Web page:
...Lutherís conception of calling is one of duty rather than position. He understands calling as a call to service that comes to a Christian within the midst of their sphere of work. Hence vocation is primarily a summons to work for a neighbourís sake within oneís estate. In this sense a vocation is distinguished from a personís work; "the eyes of God regard not works but our obedience in them." As a result, vocation requires a right use of oneís office. A person who is not a Christian cannot have a calling. They lack the faith which alone is pleasing to God. And some types of work are not part of Godís calling. Luther lists a number of sinful orders like robbery, usury and prostitution. Each of these is a false Ďestateí in which no Christian with sustained faith and love can remain. A person must avoid estates which are sinful.

According to Luther, vocation is not confined to occupation, but also includes domestic roles and any action that concerns the world or a personís relationship with their neighbour. There is nothing which falls into a private sphere lying outside of estate, office or vocation. It is clear that every Christian occupies a number of different offices at the same time. Also vocation has nothing to do with salvation. Faith in God and willingness to serve oneís neighbour constitute an organic unity. Salvation comes only through faith. Vocation is not the Gospel and does not give us heaven. Luther is most concerned that people should not place ultimate confidence in the work of their own hands. There is a marked difference between the certainty that our work matters to God and is part of Christian discipleship, and the certainty of our salvation which only the Gospel can give. Luther separates the heavenly and earthly (eternal and temporal) realms so that work is not over-valued as a means of salvation or eternal identity, significance or status. While Luther speaks about Godís continuing work of creation through a personís work in their various estates, he also makes plain that this only refers to a personís co-operation in response to Godís initiative in the earthly realm (Wingren 1958: 17-18).

...How is this loving service of God expressed? Firstly, as a loyal member of the church, the community of the justified, and secondly, through serving God in the orders of creation, the family, the political order and the economic order of property and labour. The work of citizenship expresses both love of neighbour and service of the commonwealth. Whatever is necessary for social health is good work for the Christian. Ian Hart concludes his study of Lutherís view of work with this summary:
"The most obvious and most important element in Lutherís overall teaching about work is the high valuation he placed upon it: the life God wants most people to lead is the life of daily work, and therefore such a life is holy and sacred and fully pleasing to God - in no way of less value in Godís eyes than a life spent in prayer or church work. His other important thrusts were that each person should regard their job as a calling and stay in it; that menial work is of equal value to work more highly regarded by men; that oneís work must serve oneís ... neighbour; and his concern for honesty and fair dealing in oneís work." (Hart 1995a: 51)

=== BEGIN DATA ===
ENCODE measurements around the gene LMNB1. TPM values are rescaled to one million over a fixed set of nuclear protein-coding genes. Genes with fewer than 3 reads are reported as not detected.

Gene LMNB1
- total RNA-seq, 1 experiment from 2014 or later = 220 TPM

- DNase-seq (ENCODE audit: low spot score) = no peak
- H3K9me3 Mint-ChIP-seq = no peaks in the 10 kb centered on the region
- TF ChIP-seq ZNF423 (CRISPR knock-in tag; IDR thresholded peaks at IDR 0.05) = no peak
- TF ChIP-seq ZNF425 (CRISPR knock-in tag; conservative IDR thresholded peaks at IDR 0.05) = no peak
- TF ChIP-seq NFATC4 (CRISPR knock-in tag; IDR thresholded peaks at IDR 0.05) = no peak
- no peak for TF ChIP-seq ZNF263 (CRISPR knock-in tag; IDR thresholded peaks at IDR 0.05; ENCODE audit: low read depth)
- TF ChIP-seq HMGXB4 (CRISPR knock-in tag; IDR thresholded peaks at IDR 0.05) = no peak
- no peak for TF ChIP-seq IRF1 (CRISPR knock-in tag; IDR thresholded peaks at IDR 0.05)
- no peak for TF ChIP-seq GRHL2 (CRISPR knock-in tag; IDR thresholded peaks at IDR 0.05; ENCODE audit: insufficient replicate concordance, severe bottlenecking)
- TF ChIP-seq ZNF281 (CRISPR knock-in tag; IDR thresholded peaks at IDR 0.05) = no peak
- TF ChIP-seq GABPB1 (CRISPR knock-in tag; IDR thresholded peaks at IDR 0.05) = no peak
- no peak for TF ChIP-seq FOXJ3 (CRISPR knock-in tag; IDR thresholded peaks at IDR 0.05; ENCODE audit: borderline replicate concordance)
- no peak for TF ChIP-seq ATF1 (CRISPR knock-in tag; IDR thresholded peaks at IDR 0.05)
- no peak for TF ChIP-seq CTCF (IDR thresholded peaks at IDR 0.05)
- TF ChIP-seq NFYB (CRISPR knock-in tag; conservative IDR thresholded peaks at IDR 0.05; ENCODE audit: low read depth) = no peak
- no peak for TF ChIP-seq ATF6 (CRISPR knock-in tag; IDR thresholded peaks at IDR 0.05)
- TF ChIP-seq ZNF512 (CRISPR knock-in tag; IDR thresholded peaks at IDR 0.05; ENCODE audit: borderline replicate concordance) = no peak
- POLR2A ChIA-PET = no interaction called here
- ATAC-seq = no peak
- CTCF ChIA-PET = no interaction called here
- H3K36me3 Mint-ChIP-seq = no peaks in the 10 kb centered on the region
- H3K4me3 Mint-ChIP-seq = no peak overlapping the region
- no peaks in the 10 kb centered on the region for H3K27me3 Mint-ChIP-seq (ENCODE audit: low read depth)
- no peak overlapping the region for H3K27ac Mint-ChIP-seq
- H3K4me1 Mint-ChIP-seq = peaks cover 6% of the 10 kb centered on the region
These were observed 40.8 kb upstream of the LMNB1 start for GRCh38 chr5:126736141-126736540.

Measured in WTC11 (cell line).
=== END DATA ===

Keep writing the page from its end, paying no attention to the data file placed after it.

From this point on, in Protestant circles, the word vocation signifies something quite different to the meaning it held throughout the history of Monasticism. Monasticism suggested the monk alone had a true calling through pursuit of the contemplative life. But Luther ends up maintaining that the only true calling of God must be realised within the everyday world and its work, and hence it is monasticism which has no genuine calling. Not that Luther secularises calling the way the Enlightenment would do later, as if Godís will is done just through fulfilling the simple secular demands of a job. Rather, Luther was attempting to renew the original monastic ideal that God is to be held present in every moment of life. But, in opposition to monasticism, Luther maintains that this is most fully experienced where believers participate most fully in everyday life with all its pressures and disappointments and struggles. A truly moral life can only be achieved in the consonance between the inner call, which a person receives in the Gospel, and the voice which forces its way through to us from our circumstances and what they demand of us. And this is no longer true just for those who hold high office, such as the statesperson, but for every office and service when it is exercised genuinely as a calling, i.e. as an office assigned by God and therefore to be carried out by Godís Spirit. Luther elevated the status of the everyday discipleship of ordinary Christians, including their daily work.

Excerpt from Faith and Work - A Thesis in Pastoral Theology, University of Otago, Dunedin, New Zealand, Dec. 1997 by Alistair Mackenzie. faithatwork.org.nz.         Content distributed by HisChurchatWork.org > used for non-profit teaching purposes only.